Grant says you can also ask, "What resentments or resentments are taking up space inside of you? Are traumas or heartbreaks early in your life affecting the way you live your life now? Do you want to hold on to them?" Until you're on Earth Last minute? "

If the answer is that you feel bad about not forgiving someone, you can take small steps after meditation to start correcting it now. One woman I interviewed in Serembe said thinking about this issue prompted her to reconnect with her father.

3. If my life ended in one hour, what would I be most sad to miss?

If you sit and imagine the pain of this - that you really only have an hour left to live, and really try to think of it as reality - you can also try to sit with the pain of what you might not be able to experience. Feeling sad.

It's similar to the first question, except this one asks you to pay special attention to any sadness that arises. For me, the saddest thing is that I don't get to share more of my life with my current partner - in a way, that actually tells me that I'm on the right path. Rather than regretting the way I was living my life, I was eager to deepen what I was already doing. Likewise, I regret not traveling more, which again proves that I need to find a way to make this a priority in my life.

4. How do I stop love from entering my life?

In answering this question, I thought about some of the family members I have intentionally distanced myself from. Grant adds, "When has life offered you love in any form and you turned away? Why did you turn away? On your deathbed, did you feel at peace with those decisions?" Likewise, if the answer is No, you can take steps to start remediating it by reaching out or challenging yourself to accept love the next time someone offers it to you.

5. What do I want to be remembered for?

Grant suggests you also ask, "What are you doing in your life to create these memories for those around you?"

When I ask myself this question, I care more about being remembered as a caring person, a good friend, and an activist than as a great writer or editor, which is what I'm thinking about my life Goals are things that require the right attitude. How can I remember this every day instead of just thinking about what I “should” be doing?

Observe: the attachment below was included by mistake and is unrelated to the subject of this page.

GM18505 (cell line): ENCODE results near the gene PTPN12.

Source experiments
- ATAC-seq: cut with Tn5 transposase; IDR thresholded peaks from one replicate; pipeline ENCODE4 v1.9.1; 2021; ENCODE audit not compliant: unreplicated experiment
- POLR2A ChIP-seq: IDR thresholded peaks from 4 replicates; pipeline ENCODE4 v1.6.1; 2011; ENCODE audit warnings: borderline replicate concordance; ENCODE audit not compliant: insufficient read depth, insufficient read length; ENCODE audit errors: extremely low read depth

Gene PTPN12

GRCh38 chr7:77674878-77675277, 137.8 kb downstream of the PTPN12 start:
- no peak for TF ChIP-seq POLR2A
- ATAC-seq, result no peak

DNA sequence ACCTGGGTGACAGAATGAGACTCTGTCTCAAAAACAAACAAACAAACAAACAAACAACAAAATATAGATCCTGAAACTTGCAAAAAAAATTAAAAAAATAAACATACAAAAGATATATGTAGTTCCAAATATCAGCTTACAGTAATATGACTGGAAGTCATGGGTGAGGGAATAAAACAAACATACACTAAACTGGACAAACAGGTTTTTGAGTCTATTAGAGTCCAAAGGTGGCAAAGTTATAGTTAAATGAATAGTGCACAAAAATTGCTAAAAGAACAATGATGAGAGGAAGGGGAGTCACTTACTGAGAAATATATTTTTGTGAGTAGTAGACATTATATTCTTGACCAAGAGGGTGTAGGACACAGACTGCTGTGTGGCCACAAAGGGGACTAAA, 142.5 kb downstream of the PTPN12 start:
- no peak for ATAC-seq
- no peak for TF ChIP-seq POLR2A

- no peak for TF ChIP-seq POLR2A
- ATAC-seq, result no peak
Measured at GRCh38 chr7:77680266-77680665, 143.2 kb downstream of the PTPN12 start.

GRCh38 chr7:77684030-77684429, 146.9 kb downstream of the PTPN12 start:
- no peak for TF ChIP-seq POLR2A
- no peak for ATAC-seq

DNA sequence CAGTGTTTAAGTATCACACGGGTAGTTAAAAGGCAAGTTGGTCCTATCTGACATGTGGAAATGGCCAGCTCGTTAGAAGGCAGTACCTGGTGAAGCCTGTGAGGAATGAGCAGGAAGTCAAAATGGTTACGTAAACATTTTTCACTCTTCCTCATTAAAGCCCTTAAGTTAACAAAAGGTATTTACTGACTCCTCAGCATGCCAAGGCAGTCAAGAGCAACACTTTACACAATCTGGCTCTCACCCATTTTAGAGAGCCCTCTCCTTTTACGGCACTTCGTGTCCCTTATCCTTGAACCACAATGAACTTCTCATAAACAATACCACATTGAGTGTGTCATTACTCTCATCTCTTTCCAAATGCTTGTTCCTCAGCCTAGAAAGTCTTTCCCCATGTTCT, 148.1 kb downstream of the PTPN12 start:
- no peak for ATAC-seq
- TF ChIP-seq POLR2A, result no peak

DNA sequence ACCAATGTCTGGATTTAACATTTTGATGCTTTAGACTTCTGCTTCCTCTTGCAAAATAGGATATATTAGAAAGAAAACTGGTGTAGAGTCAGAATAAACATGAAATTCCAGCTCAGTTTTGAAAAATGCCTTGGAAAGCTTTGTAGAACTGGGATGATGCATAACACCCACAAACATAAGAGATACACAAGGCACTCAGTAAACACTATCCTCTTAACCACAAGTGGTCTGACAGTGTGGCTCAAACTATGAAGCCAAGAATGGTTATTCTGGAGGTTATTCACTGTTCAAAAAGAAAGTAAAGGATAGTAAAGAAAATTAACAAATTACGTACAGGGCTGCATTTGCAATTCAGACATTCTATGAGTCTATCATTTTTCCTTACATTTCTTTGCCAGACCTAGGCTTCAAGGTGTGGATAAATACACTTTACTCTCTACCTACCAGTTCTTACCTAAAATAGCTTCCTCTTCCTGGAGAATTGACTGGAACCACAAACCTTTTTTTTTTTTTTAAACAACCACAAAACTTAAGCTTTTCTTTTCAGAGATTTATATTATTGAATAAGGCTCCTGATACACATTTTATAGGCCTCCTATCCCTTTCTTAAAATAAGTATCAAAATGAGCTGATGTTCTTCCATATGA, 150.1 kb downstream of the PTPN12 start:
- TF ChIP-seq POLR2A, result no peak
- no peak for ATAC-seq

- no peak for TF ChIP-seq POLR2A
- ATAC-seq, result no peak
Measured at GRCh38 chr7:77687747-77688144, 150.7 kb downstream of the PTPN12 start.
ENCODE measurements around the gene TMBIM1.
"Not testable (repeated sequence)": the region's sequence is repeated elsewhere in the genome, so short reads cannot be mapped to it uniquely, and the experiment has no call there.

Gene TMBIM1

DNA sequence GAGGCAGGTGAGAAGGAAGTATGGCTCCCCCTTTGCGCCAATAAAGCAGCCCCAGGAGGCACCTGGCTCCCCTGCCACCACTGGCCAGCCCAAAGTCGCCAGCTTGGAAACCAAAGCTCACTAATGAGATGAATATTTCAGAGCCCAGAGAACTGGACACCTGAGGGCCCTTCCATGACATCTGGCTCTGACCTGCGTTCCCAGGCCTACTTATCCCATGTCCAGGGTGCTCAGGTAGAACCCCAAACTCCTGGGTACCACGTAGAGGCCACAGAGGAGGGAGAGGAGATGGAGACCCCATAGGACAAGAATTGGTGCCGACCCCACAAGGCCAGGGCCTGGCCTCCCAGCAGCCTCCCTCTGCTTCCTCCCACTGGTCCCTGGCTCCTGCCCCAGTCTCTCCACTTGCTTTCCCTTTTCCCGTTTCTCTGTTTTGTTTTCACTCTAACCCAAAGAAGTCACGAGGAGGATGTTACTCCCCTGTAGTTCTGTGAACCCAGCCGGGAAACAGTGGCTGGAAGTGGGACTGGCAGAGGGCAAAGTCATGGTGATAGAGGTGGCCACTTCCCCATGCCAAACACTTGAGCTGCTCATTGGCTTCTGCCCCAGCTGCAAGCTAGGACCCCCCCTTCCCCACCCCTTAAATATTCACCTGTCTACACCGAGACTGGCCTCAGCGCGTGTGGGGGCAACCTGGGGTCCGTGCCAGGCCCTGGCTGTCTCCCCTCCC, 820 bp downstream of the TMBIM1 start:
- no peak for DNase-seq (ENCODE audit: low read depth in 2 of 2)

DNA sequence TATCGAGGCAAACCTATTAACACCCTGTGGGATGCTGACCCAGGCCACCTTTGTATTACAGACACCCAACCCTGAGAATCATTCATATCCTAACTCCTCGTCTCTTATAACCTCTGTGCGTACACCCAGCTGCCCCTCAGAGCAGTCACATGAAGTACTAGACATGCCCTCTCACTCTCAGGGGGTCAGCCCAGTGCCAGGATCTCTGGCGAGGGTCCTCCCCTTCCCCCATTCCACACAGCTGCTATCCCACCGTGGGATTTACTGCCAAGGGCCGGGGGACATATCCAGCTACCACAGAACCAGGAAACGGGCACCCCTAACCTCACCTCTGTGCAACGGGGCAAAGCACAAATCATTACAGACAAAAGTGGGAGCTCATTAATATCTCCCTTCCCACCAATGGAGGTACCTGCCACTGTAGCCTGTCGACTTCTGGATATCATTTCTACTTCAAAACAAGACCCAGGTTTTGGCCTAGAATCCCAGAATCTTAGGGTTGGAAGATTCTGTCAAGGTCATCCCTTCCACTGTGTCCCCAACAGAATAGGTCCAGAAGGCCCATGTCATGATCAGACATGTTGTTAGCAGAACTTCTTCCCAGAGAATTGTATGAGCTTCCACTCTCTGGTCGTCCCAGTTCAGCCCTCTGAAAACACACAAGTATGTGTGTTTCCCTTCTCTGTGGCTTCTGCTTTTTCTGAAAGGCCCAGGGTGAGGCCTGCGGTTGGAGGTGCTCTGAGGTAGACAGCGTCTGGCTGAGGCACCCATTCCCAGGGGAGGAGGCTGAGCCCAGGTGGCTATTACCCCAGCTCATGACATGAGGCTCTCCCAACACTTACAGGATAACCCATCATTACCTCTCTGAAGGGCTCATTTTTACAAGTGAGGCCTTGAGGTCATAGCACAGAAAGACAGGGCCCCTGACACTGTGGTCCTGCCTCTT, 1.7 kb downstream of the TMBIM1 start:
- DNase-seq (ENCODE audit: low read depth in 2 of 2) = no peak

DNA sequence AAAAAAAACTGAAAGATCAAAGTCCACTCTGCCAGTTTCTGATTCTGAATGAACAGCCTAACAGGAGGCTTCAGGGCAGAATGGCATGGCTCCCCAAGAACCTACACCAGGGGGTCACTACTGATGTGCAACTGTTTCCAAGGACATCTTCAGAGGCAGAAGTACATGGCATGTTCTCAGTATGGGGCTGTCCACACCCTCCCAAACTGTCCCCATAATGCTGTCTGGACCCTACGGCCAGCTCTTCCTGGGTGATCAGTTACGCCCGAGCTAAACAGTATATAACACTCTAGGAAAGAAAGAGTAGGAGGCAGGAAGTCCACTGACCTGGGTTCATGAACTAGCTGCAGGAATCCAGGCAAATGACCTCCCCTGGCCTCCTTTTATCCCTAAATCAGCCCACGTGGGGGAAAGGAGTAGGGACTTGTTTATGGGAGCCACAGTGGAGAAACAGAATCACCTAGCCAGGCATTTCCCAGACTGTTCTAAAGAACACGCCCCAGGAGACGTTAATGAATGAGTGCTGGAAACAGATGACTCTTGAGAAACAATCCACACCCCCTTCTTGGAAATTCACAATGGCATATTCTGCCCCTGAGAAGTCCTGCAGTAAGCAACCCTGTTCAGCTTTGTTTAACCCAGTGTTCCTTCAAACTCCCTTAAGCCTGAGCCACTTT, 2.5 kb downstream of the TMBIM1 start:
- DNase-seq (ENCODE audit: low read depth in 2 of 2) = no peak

6. What things in my life are unfinished?

Again, this is similar to questions one and three, but the point is that you feel like you have unfinished business.

While I do feel like writing a book is an unfinished business, again the only thing I feel really uneasy about is missing out on a future full of travel with my partner and maybe missing out on starting a family, or at least one A real home. Imagining myself in my last hour of life, I felt a sense of sadness that time was running out, which reaffirmed to me that my fear of death was rooted in a fear of missing out on more life, rather than a regret for living.

7. Who would I like to be with me as I die?

Grant asked: "Whose presence would make you feel more at peace in your last hours? Who do you need to say something to before you die?"

It was the only time I cried toward the end of my death meditation. I immediately imagined my partner holding my hand. What do I want to say? "Thank you, I love you. Thank you, I love you." That's all I have to say.

post effects

I can’t say that death meditation has cured my fear of death – if anything, I’ve been thinking about it a lot lately and facing the reality of death more directly. But simulating my own death did allow me to reexamine important choices I had to make recently and focus the meaning of my life. I also learned some comforting facts from meditation, like that your body releases dopamine before you die, making you feel better. As Grant encourages us to imagine, I am grateful that my body will be working until the very end to make me as comfortable as possible. But no matter what, meditation reminds us that there is no getting away from the fact that no one can die for us.

After all, death is life's prepaid calling card (or maybe it's the other way around). There's nothing I can do about it running out - but that's all the more reason to call my partner after my meditation is complete and tell him those last words while I'm still alive. Thank you and I love you.

Image: Pixabay; Jiffy